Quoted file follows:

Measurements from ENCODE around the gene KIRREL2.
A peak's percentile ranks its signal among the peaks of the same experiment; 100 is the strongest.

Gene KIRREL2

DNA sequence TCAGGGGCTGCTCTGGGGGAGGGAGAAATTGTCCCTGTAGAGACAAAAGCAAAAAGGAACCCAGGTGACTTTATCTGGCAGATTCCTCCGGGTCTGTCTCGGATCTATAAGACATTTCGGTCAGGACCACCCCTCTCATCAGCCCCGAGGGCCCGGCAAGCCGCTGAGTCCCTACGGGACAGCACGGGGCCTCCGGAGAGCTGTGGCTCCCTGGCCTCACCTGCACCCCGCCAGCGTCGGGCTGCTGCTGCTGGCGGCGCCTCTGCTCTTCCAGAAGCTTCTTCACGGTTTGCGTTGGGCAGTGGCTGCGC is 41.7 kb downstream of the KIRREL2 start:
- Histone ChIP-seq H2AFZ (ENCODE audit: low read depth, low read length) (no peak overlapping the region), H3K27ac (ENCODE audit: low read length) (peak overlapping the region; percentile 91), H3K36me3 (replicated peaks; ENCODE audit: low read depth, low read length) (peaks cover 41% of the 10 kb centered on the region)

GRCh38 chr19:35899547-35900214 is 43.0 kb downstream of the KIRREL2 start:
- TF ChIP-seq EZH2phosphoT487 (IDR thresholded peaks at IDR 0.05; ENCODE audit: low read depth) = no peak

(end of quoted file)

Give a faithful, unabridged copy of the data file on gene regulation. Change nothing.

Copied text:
Measurements from ENCODE around the gene KIRREL2.
A peak's percentile ranks its signal among the peaks of the same experiment; 100 is the strongest.

Gene KIRREL2

DNA sequence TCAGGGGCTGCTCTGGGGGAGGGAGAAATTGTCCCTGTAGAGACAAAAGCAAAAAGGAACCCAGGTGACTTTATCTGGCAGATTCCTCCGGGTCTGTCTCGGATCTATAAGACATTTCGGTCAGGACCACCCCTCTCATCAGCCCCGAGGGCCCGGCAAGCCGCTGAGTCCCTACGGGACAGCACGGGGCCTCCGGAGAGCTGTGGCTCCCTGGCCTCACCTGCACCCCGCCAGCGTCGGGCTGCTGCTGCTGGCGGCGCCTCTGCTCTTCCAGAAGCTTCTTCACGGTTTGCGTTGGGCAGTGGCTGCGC is 41.7 kb downstream of the KIRREL2 start:
- Histone ChIP-seq H2AFZ (ENCODE audit: low read depth, low read length) (no peak overlapping the region), H3K27ac (ENCODE audit: low read length) (peak overlapping the region; percentile 91), H3K36me3 (replicated peaks; ENCODE audit: low read depth, low read length) (peaks cover 41% of the 10 kb centered on the region)

GRCh38 chr19:35899547-35900214 is 43.0 kb downstream of the KIRREL2 start:
- TF ChIP-seq EZH2phosphoT487 (IDR thresholded peaks at IDR 0.05; ENCODE audit: low read depth) = no peak